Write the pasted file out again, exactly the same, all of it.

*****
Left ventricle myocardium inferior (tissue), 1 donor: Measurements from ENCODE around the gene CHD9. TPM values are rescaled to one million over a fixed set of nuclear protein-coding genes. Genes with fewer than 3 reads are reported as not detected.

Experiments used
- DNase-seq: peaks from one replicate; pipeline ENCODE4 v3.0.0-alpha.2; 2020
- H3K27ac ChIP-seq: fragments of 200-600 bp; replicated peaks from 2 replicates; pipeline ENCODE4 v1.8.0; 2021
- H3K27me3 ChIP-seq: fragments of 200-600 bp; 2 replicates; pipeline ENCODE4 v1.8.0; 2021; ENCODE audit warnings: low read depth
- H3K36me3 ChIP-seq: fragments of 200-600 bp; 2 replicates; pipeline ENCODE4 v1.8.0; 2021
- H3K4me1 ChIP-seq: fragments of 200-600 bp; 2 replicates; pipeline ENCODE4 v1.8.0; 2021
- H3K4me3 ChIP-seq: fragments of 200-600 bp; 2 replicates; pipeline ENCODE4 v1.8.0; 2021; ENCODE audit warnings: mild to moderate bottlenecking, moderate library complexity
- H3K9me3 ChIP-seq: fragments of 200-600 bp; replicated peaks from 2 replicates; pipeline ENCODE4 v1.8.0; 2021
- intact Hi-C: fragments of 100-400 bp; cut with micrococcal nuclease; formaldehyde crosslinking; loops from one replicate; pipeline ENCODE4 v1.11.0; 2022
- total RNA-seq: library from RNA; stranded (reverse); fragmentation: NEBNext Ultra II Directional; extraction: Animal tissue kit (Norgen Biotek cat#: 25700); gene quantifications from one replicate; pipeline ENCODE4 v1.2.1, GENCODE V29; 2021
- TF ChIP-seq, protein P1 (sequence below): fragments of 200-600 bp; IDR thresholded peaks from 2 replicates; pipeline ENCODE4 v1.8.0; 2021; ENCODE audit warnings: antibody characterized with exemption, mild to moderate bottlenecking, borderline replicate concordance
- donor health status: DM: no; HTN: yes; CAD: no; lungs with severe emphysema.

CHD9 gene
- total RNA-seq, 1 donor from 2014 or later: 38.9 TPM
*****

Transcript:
Left ventricle myocardium inferior (tissue), 1 donor: Measurements from ENCODE around the gene CHD9. TPM values are rescaled to one million over a fixed set of nuclear protein-coding genes. Genes with fewer than 3 reads are reported as not detected.

Experiments used
- DNase-seq: peaks from one replicate; pipeline ENCODE4 v3.0.0-alpha.2; 2020
- H3K27ac ChIP-seq: fragments of 200-600 bp; replicated peaks from 2 replicates; pipeline ENCODE4 v1.8.0; 2021
- H3K27me3 ChIP-seq: fragments of 200-600 bp; 2 replicates; pipeline ENCODE4 v1.8.0; 2021; ENCODE audit warnings: low read depth
- H3K36me3 ChIP-seq: fragments of 200-600 bp; 2 replicates; pipeline ENCODE4 v1.8.0; 2021
- H3K4me1 ChIP-seq: fragments of 200-600 bp; 2 replicates; pipeline ENCODE4 v1.8.0; 2021
- H3K4me3 ChIP-seq: fragments of 200-600 bp; 2 replicates; pipeline ENCODE4 v1.8.0; 2021; ENCODE audit warnings: mild to moderate bottlenecking, moderate library complexity
- H3K9me3 ChIP-seq: fragments of 200-600 bp; replicated peaks from 2 replicates; pipeline ENCODE4 v1.8.0; 2021
- intact Hi-C: fragments of 100-400 bp; cut with micrococcal nuclease; formaldehyde crosslinking; loops from one replicate; pipeline ENCODE4 v1.11.0; 2022
- total RNA-seq: library from RNA; stranded (reverse); fragmentation: NEBNext Ultra II Directional; extraction: Animal tissue kit (Norgen Biotek cat#: 25700); gene quantifications from one replicate; pipeline ENCODE4 v1.2.1, GENCODE V29; 2021
- TF ChIP-seq, protein P1 (sequence below): fragments of 200-600 bp; IDR thresholded peaks from 2 replicates; pipeline ENCODE4 v1.8.0; 2021; ENCODE audit warnings: antibody characterized with exemption, mild to moderate bottlenecking, borderline replicate concordance
- donor health status: DM: no; HTN: yes; CAD: no; lungs with severe emphysema.

CHD9 gene
- total RNA-seq, 1 donor from 2014 or later: 38.9 TPM